Having said this, we live in a house that’s about 120 metres from a dual carriage way. At busier times we can hear the background sound when we are in the garden, but this sounds like the sea to my wife and me. There are trees between us and the road, which I think does help. But Dorset council also resurfaced this road to quieter tarmac too.
This also conflicts with the decibel levels in the article about how far from a motorway can you hear it. But in particular this section about motorway noise levels. Which confirms to me that you should visit the property more than once to check noise levels for yourself.
Occasional you get a fast car or motorbike fly down the road, or an emergency vehicle blue lighting, and these are noisy. But inside the house we can’t hear the road, unless the windows are open, but even then the noise is hardly noticeable.
On a positive note, we are well positioned to get straight on this dual carriageway to shoot straight into Bournemouth if we wish. So if the house you are looking to buy is convenient to a motorway junction, some buyers may see this as a selling point if they travel for work.
I far prefer living near this dual carriage way than when I lived next to a small B-road. When lorries drove past, the house vibrated so it was far noisier.
But then this is the house I refer to in my video course about selling your house in under 2 weeks for more money. This house was right on quite a fast road, but because of the work I’d done and how it was presented, it sold very quickly.
I’d much rather live near this dual carriageway or even near a motorway than live next to a busy A-road or on a busy junction where vehicles are slowing down and accelerating away or even the B-road I lived on, as these are far noisier.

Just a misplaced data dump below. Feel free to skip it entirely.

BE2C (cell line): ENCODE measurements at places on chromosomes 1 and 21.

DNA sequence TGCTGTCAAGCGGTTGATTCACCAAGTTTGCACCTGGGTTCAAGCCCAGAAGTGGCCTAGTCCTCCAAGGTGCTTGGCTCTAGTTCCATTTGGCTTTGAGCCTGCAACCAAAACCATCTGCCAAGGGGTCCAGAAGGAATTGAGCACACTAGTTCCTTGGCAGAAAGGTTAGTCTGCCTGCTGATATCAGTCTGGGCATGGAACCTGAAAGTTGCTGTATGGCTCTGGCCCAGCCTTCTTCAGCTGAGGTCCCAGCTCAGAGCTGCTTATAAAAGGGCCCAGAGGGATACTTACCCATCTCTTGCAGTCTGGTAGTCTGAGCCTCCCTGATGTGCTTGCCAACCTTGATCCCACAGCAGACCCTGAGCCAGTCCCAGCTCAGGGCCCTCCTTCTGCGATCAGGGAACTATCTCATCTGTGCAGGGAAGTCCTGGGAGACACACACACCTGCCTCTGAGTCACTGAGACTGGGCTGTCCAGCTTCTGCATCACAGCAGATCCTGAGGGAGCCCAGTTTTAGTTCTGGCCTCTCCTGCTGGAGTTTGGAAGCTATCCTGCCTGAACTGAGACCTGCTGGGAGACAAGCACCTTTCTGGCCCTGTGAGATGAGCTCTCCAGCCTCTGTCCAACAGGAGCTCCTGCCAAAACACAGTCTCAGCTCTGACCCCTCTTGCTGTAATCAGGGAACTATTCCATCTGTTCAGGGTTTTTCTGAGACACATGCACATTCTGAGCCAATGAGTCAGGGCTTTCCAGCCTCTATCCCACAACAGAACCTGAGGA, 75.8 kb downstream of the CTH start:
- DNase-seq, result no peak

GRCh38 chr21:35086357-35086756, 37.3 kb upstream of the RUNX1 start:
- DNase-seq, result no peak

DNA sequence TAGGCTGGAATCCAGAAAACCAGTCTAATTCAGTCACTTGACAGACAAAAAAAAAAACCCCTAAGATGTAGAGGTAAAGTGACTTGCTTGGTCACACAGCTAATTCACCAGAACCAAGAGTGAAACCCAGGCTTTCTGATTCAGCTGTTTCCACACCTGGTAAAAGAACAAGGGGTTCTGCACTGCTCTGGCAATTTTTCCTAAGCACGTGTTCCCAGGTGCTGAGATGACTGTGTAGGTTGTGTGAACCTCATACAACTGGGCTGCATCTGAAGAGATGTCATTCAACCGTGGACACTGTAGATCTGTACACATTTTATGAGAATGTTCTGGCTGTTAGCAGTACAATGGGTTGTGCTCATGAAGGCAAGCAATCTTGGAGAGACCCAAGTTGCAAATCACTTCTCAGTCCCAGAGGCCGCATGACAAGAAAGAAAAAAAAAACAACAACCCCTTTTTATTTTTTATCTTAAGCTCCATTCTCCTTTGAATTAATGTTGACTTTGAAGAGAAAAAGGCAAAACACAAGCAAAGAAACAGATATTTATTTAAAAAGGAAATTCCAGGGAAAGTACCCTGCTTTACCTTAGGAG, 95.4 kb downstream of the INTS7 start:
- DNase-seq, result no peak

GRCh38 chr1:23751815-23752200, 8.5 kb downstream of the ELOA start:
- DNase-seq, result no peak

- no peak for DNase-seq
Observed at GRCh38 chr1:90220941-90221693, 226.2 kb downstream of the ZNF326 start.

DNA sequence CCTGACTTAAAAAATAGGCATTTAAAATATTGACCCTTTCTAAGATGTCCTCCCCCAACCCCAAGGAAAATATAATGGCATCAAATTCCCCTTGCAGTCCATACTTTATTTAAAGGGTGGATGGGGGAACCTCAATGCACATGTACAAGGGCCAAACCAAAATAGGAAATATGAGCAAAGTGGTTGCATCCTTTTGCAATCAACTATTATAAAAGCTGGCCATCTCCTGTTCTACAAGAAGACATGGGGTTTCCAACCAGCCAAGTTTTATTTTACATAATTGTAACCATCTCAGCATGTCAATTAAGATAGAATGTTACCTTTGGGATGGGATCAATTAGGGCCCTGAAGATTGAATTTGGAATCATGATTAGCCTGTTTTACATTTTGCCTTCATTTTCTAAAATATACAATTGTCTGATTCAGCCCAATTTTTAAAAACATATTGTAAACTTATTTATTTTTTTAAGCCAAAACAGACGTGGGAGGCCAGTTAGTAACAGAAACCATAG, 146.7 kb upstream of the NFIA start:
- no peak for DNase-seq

What to do before you buy a house next to a motorway
Before you put an offer in on a property next to a motorway, visit the property at different times of the day to check noise levels. Ask the vendor of the property if you can open the windows in the house to listen to noise levels, especially check these levels in the bedrooms, and at busier times of the day.
Also, stand in the garden at different times of the day to see how noisy the traffic sounds are.
Then do your research on properties in the area before you put an offer in.
Check comparable sold prices of similar houses that are nowhere near a busy highway. The house next to the motorway should be priced at less than a comparable property that isn’t next to a motorway with all else being equal.
Road noise and the value of a home
The higher the noise levels, the more this will affect the value of a home.
Using this calculator, I have given you a few examples of how road noise will affect the value of homes in percentage terms from one decibel level to the next:
How noise will affect the value of a home with different decibel levels:
- 35dB to 75dB – 16% value drop, which on a similar house worth £250,000 would drop in value by at least £40,000. 75 decibels would be within 20-30 metres from the motorway, which is an unlikely location.
- 35dB to 70dB – 14% value drop, which on a similar house worth £250,000 would drop in value by at least £35,000. 70 decibels would be within a 0.1 of a mile from the motorway.
- 35dB to 65dB – 12% value drop, which on a similar house worth £250,000 would drop in value by at least £30,000. 65 decibels would be within a 0.2 of a mile from the motorway.
- 35dB to 60dB – 10% value drop, which on a similar house worth £250,000 would drop in value by at least £25,000. 60 decibels would be within a 0.2-0.5 of a mile from the motorway.
- 35dB to 55dB – 8% value drop, which on a similar house worth £250,000 would drop in value by at least £20,000. 55 decibels would be within a 0.5-1.5 miles from the motorway.
Note: I am not sure how accurate the calculator is that I link to above, which is what I used in making these calculations, but it gives you a starting point. Also, I have used 35dB as a starting point, as this is a very low decibel level and only just over the noise of a whisper.
If you would like to find out how to negotiate down the price of a house, you might want to take a read of this article about how to make an offer on a house below asking price.
Point 8 in this article is key to offering low or in making a cheeky offer on a house.
With point 8 in mind, you would definitely benefit by reading this article about selling your house and renting before buying again. But please read this in conjunction with taking a look at my video course about how to sell your house in under 2 weeks for more money.